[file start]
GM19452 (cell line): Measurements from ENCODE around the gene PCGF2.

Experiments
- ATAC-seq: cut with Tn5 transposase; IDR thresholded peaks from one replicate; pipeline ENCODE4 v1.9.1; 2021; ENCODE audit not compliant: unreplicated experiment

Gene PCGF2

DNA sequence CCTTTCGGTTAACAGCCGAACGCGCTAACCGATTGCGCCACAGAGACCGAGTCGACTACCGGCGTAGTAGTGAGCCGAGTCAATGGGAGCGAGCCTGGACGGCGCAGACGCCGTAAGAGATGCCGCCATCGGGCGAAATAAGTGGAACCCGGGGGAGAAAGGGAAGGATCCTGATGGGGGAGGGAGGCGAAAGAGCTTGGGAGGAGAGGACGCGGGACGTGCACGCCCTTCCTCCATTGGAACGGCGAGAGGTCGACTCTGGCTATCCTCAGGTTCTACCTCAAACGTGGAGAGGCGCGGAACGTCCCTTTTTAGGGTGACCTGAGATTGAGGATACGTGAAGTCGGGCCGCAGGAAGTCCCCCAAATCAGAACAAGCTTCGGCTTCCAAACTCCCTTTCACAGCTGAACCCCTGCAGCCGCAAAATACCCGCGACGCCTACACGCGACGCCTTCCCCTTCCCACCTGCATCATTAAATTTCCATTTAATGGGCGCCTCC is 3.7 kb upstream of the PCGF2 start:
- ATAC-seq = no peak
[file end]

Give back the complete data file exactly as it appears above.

GM19452 (cell line): Measurements from ENCODE around the gene PCGF2.

Experiments
- ATAC-seq: cut with Tn5 transposase; IDR thresholded peaks from one replicate; pipeline ENCODE4 v1.9.1; 2021; ENCODE audit not compliant: unreplicated experiment

Gene PCGF2

DNA sequence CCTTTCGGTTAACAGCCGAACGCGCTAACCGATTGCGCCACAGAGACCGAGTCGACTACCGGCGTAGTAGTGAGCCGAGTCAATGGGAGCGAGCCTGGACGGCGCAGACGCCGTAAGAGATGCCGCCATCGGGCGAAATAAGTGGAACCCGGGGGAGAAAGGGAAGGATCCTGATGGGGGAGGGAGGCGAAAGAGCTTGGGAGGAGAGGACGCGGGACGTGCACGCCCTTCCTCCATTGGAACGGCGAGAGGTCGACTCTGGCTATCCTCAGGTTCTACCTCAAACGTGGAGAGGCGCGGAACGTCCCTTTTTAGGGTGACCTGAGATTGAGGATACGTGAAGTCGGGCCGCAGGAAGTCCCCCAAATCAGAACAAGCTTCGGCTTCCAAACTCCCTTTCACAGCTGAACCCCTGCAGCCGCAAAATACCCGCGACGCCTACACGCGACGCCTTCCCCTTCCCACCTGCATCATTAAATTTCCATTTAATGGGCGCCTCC is 3.7 kb upstream of the PCGF2 start:
- ATAC-seq = no peak